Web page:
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Most of us with anxiety or panic find this idea so overwhelming that we will never get started, however. If we do get into a situation in which we need to "face the fear" directly - especially if the experience has been forced on us - we are traumatized by the experience and feel powerless. Cognitive behavioral therapy, by contrast, is not about forcing you to do anything you don't want to do. It is about guiding you slowly through the process of your own self-discovery, as you realize you are able to do the things you used to fear - indeed, that these things are not actually dangerous and that you are perfectly safe while interacting with them. Far from making you feel powerless, this process actually increases your sense of personal control, independence, and autonomy. To return to our example of the person who is afraid of snakes, a cognitive behavior therapist will not ask them to hold one, but they might ask if they'd be willing to go see an exhibit about earthworms at the zoo. If the patient finds this a slightly scary or uncomfortable idea, because earthworms are shaped similarly to snakes, but not an "impossible" idea, this means it is in the sweet spot for cognitive behavioral methods. It is a challenge, but not such a hard challenge that it is overwhelming. To borrow terminology from educational theory, this challenge is in the patient's proximal zone of development, meaning it is difficult and new enough for them that it causes them to learn, but not so difficult that they are forced to give up. Much to my own dismay, there were times, albeit rare ones, when no matter how difficult the task--I not only did it, but surprised myself at my ability to deal with unappealing tasks that I had put off for great lengths of time. This often happened with regard to housecleaning. The rule concerning these all-out clean-ups was that they were permitted when, and only when, they were due to external forces. Their cause was usually for one of the following reasons: Friends were coming over to visit. Relatives were coming over to visit. A girlfriend was coming over to visit, especially when it was a new girlfriend. The landlord was coming over to visit. The building's super, plumber, a cable television installer, or some other type of handy person was coming over to do work in my apartment. As far as I was concerned, doing a concerted "clean-up" under these circumstances just didn't count, even if my place looked nicer for the effort. After all, the only reason I accomplished the task in the first place was because I worried, "If they see how I live, they'll think, `He must be a nut,'" or, "If the plumber tells my landlord what condition my apartment is in, he might try to have my lease revoked." Of course, once the special event passed, it was back to business as usual, with me playing the hapless, helpless, and, essentially, hopeless procrastinator. However, even if it was just for a short while, my apartment looked like it belonged to the person that I yearned deep inside to be.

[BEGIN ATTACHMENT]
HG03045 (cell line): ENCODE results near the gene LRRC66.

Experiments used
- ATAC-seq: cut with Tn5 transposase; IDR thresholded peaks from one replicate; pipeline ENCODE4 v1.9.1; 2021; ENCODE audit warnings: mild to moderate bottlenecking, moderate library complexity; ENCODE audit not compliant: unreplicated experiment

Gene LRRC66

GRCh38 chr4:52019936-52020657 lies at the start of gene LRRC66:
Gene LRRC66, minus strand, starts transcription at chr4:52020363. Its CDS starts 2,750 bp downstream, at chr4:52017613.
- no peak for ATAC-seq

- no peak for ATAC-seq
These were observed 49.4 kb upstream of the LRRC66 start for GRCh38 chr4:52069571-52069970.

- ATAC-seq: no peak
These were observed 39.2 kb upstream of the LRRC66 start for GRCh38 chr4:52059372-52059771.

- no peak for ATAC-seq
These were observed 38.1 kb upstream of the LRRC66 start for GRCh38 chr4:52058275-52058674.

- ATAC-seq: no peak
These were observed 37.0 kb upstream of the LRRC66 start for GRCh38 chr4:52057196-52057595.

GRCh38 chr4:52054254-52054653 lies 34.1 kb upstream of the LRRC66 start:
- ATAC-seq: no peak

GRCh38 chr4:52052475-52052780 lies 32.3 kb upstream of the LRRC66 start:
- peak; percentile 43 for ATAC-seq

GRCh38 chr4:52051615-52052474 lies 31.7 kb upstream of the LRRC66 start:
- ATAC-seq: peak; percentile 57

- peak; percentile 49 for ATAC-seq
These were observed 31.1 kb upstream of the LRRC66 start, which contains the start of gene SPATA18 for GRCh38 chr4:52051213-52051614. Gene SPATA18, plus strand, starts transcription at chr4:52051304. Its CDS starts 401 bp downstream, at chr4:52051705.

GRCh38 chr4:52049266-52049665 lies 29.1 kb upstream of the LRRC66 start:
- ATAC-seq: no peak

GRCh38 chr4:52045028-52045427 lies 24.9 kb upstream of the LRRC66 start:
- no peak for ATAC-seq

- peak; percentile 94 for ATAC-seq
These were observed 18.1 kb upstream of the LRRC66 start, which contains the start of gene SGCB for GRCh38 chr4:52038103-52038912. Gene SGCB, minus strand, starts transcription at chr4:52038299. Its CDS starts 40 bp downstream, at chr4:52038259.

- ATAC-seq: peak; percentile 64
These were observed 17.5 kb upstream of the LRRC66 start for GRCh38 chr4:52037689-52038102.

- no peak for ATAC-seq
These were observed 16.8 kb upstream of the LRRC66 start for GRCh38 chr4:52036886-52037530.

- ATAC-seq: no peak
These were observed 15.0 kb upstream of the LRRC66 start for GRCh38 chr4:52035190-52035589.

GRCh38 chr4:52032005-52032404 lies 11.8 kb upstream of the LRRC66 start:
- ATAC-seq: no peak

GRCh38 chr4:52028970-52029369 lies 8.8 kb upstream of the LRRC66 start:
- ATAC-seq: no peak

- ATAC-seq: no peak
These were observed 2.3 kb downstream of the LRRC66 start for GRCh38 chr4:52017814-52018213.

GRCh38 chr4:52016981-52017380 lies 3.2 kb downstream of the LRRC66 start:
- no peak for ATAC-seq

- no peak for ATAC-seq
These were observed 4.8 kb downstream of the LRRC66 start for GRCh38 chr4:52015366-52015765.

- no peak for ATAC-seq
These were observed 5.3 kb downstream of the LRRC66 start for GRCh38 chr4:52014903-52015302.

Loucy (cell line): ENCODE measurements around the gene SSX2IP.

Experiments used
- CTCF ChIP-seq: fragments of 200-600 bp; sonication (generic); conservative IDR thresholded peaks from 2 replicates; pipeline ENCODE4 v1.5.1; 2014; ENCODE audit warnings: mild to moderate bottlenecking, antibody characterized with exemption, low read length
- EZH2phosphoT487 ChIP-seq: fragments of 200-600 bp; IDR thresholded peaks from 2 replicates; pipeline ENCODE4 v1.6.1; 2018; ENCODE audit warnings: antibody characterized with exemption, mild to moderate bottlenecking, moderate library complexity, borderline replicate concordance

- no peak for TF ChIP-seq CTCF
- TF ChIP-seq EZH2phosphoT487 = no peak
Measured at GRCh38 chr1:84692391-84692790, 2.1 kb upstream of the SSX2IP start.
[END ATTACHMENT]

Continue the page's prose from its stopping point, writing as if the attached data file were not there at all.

In the span of time between when I began to clean up and when the last guests left, I saw that I really hadn't lost my ability to make my place presentable. Instead, it seemed more that I had simply abdicated myself from that responsibility. You will never avoid problems, stress, and obstacles. You will never avoid the dark. All you can do is learn how to move with purpose, precision, and focus through it. There's no reason to let it stop you and keep you from placing one foot in front of the other. When it gets dark and everyone else around you is letting it stop them, keep moving. Get down and crawl. Stick your hands out and feel around. By the time you can see light again, you will be miles ahead of everyone else and miles closer to your goals. "Problems" aren't as bad as we "think" and "feel" they are. They're more imaginary than real. We take simple problems, add emotion to them, and allow them to grow out of control. Hamlet says, "There is nothing either good or bad, but thinking makes it so. To me, it is a prison." Do you develop emotion when you see a rock? Do you see it as a problem? Does a rock make you angry and upset? Does it make you extremely happy? I hope not. It's just a rock.